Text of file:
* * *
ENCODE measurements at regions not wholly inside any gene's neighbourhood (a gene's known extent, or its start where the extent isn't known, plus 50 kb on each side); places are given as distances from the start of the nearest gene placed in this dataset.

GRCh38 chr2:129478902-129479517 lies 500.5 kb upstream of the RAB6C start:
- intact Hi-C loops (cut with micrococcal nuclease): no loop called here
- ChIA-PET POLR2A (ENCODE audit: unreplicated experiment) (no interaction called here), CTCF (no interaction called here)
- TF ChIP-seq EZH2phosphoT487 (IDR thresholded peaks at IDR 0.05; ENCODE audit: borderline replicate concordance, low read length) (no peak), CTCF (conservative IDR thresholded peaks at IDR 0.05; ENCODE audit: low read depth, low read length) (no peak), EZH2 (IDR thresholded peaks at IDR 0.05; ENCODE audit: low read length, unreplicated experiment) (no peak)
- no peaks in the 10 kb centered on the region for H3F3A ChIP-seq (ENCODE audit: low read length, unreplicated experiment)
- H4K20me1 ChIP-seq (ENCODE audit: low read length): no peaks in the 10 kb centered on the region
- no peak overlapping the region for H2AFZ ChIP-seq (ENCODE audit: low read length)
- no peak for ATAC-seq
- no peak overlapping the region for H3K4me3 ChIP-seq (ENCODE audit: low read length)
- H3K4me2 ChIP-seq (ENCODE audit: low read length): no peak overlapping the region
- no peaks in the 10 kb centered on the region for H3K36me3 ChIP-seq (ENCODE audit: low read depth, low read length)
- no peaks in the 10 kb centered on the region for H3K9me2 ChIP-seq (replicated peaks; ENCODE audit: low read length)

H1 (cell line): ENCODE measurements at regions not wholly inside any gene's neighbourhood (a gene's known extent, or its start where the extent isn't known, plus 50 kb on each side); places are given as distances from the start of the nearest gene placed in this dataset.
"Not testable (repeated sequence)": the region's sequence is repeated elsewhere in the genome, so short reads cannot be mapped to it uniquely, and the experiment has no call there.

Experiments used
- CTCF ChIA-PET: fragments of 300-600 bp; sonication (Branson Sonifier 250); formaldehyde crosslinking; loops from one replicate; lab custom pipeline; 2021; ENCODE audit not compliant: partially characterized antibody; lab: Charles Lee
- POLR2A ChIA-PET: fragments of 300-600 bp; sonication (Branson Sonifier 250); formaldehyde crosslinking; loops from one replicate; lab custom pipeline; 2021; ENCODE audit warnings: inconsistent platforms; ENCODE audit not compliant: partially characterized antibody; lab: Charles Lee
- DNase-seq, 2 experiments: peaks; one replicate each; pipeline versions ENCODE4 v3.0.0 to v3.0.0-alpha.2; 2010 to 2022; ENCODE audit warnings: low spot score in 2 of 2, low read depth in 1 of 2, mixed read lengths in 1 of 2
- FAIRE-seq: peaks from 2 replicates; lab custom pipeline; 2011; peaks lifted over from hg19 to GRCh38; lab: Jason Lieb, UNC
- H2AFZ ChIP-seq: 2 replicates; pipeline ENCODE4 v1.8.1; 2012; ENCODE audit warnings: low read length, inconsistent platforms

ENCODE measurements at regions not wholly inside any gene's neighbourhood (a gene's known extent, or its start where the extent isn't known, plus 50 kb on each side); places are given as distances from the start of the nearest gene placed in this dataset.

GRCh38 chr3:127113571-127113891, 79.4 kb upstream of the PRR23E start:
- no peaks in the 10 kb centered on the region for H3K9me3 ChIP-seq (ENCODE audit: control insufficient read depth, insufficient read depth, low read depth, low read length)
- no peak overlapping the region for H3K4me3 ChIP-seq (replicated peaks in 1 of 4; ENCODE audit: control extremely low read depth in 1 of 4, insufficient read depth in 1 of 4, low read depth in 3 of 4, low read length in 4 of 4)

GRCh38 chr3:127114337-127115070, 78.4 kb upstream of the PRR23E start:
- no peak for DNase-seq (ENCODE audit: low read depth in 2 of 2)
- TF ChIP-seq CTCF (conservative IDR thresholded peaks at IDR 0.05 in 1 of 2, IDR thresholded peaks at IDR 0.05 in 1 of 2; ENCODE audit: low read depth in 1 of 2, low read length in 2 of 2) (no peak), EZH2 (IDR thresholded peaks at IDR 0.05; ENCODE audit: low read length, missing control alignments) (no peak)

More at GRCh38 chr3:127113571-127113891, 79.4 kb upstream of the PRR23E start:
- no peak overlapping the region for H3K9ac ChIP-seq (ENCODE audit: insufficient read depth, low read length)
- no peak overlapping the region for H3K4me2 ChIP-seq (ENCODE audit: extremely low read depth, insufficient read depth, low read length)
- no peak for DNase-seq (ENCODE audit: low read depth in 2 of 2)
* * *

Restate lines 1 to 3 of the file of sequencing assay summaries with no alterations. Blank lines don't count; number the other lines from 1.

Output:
ENCODE measurements at regions not wholly inside any gene's neighbourhood (a gene's known extent, or its start where the extent isn't known, plus 50 kb on each side); places are given as distances from the start of the nearest gene placed in this dataset.

GRCh38 chr2:129478902-129479517 lies 500.5 kb upstream of the RAB6C start:
- intact Hi-C loops (cut with micrococcal nuclease): no loop called here